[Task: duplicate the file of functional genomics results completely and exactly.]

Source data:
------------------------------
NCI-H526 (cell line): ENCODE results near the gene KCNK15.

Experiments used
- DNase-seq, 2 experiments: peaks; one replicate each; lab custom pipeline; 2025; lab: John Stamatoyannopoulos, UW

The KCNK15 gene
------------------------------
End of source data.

NCI-H526 (cell line): ENCODE results near the gene KCNK15.

Experiments used
- DNase-seq, 2 experiments: peaks; one replicate each; lab custom pipeline; 2025; lab: John Stamatoyannopoulos, UW

The KCNK15 gene